You've heard those kinds of lines before, but in this case Russell wasn't even born yet, in fact more than a year away from arrival on Earth when the Cubs took two from the Cardinals June 8, 1992 in St. Louis. (Interesting side note: in Game 1 of that DH, Cubs pitcher Jim Bullinger homered on the first major-league pitch he saw. He's one of only eight pitchers to ever do that.)
Russell delivered a key single in the Cubs' seventh-inning rally in Game 2 of Tuesday's doubleheader. It tied the game and the Cubs went on to a three-run inning and defeated the Cardinals 5-3 to move to within 7½ games of first place for the first time since June 24.
This one started out like the other two games in the series, as a pitchers' duel, this time between pitchers both making their third major-league starts. Dallas Beeler gave up just one single through three innings and got the Cubs' first hit himself, a double off the left-field wall in the third inning. Beeler got into a bit of trouble in the fourth but got out of it, and the Cubs took the lead in the fifth on a Starlin Castro double and single by Taylor Teagarden, who was making his first start as a Cub.
Beeler then ran out of gas in the sixth inning, when he had to be removed after 86 pitches with two runners on base. James Russell and Justim Grimm got out of the inning, but not until after the Cardinals had tied the game on a fielder's choice. It didn't help that Grimm threw a pair of wild pitches, helping Jason Heyward advance to third.
St. Louis threatened off Travis Wood in the seventh, but did not score, and that set up the Cubs' seventh-inning rally that started innocently enough with a walk to pinch-hitter Miguel Montero. Another pinch-hitter, Jonathan Herrera, singled and then Russell poked his single down the right-field line. Cardinals pitcher Seth Maness got himself tossed for arguing that the ball was foul, but video of the play (sorry, no embed permitted at the time I wrote this) clearly shows the ball fair just inside first base.
The Cardinals might have gotten out of the inning after Maness was replaced by Kevin Siegrist. Siegrist got Dexter Fowler to hit a comebacker that might have been an inning-ending double play ball, but he threw the ball into center field, allowing the lead run to score. You know, in recent weeks that's been a Cardinals trademark, taking advantage of opposition misplays. So nice to see the Cardinals make a mistake like that against the Cubs.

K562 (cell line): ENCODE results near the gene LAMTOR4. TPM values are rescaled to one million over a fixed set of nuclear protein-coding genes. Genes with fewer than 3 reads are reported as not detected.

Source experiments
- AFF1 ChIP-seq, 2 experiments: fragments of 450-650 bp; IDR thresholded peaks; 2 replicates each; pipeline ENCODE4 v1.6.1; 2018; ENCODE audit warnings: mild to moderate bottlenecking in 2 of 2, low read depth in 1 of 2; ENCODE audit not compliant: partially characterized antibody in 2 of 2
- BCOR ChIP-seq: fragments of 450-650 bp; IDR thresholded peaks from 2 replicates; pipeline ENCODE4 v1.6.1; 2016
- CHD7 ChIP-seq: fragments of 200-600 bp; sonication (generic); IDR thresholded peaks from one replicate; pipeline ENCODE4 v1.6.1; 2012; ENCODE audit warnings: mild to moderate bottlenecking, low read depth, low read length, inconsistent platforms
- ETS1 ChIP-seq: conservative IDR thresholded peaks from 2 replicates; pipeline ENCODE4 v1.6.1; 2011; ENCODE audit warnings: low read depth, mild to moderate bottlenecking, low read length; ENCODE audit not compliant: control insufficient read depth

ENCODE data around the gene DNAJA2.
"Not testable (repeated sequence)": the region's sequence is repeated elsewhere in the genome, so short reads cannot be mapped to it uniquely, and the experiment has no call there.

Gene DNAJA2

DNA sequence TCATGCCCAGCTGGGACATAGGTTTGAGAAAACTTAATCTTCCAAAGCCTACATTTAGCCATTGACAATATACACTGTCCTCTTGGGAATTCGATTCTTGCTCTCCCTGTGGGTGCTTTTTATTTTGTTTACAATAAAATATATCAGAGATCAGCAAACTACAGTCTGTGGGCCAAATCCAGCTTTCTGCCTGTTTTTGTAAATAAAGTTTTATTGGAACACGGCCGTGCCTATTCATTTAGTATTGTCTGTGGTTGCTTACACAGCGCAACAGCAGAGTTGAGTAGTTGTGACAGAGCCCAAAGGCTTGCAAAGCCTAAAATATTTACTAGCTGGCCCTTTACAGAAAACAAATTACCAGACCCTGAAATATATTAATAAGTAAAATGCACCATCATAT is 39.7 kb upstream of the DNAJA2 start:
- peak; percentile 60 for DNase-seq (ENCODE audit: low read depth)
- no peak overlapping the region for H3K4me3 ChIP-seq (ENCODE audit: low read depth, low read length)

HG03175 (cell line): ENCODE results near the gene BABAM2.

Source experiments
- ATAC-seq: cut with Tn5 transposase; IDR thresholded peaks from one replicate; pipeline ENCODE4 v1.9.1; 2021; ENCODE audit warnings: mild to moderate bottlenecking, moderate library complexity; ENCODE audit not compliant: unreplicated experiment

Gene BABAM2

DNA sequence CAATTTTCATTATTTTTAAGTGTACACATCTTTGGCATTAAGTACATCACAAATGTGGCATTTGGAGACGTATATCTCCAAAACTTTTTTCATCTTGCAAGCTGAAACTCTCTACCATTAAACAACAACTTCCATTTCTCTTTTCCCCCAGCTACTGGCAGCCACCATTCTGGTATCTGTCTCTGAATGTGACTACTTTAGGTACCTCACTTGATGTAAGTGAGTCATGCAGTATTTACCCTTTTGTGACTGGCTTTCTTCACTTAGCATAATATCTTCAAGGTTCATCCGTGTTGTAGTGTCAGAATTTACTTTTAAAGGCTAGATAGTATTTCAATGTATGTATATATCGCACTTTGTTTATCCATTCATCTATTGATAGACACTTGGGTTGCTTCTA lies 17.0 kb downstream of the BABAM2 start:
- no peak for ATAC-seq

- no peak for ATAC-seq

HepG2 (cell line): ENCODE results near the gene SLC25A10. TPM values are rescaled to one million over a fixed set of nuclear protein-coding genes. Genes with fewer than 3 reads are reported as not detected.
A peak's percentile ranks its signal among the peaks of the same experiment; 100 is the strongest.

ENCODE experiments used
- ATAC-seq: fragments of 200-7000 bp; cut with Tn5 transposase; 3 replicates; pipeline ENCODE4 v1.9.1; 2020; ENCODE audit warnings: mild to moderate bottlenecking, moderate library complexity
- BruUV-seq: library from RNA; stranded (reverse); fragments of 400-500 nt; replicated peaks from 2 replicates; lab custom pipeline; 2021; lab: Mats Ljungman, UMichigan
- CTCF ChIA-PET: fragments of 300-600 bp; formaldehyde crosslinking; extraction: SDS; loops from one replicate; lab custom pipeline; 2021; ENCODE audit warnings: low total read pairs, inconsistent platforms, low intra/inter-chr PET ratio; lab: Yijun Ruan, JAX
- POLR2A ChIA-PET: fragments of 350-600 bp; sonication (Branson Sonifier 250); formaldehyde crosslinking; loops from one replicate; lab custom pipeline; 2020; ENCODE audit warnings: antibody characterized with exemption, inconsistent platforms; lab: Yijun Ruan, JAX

Anthony Rizzo followed with a sacrifice fly to complete the scoring in the seventh. The Cubs added another run in the eighth on a Jorge Soler double, an infield out and another sac fly, this one by Castro. Those last two runs were not only important for the game, but for the Cubs in general, as they have had a lot of trouble bringing runs home from third with less than two out. Two sac flies in one game is a good step forward. The Cubs were just 2-for-9 with RISP, but those two sac flies were key.
Jason Motte, who appears to have been made closer if not officially named such, wasn't sharp in Game 2 after posting the last two outs easily in Game 1. He gave up singles to the first two hitters he faced, and light-hitting Cardinals backup catcher Tony Cruz, usually a fine DP candidate, singled in a run. Fortunately, Motte then got the last two outs for his fifth save and a Cubs sweep.
Earlier in the game, Rizzo had set the club record for being hit by a pitch when he took a Cooney curveball off his body for the 18th time he'd been plunked this year. The old team record, 17, was set 110 years ago by Frank Chance and tied in 2010 by Marlon Byrd. Rizzo is thus on "pace" to be hit 35 times this year, which would be exceptionally rare. In all of major-league history only two players have been hit that many times in one season: future Cubs manager Don Baylor in 1986 (35), and the all-time record holder, Ron Hunt, who was hit 50 times in 1971. Even if he doesn't get there, Rizzo seems likely to be hit 30 times. That's been done only seven times in history, last by Craig Wilson of the Pirates in 2004.
Now, to the other oddity about Tuesday's nightcap -- the weather. The temperature at game time was 58 degrees. I can't remember ever seeing a game-time temp in the 50s in July. Many people -- myself included -- were bundled up in hoodies, in an evening that felt more like late September than midsummer. The weather this baseball season has been nothing short of bizarre.
But, that's simply a footnote to a long but satisfying day at Wrigley Field for both fans, and I'm sure, for Cubs players. The last time the Cubs swept a doubleheader from the Cardinals at Wrigley Field was October 5, 1991, the tail end of a season where both teams were pretty mediocre (Cubs finished 77-83, Cardinals 84-78). More is at stake this year, and the sweep raised the Cubs' mark against St. Louis this year to 4-8, which still isn't good, but better than 2-8, obviously.
They'll get a chance to make it 5-8 and win this series Wednesday night. It won't be easy, as Cardinals starter Michael Wacha is tough and having a good year. But then, so is Jason Hammel. I look forward to another low-scoring affair.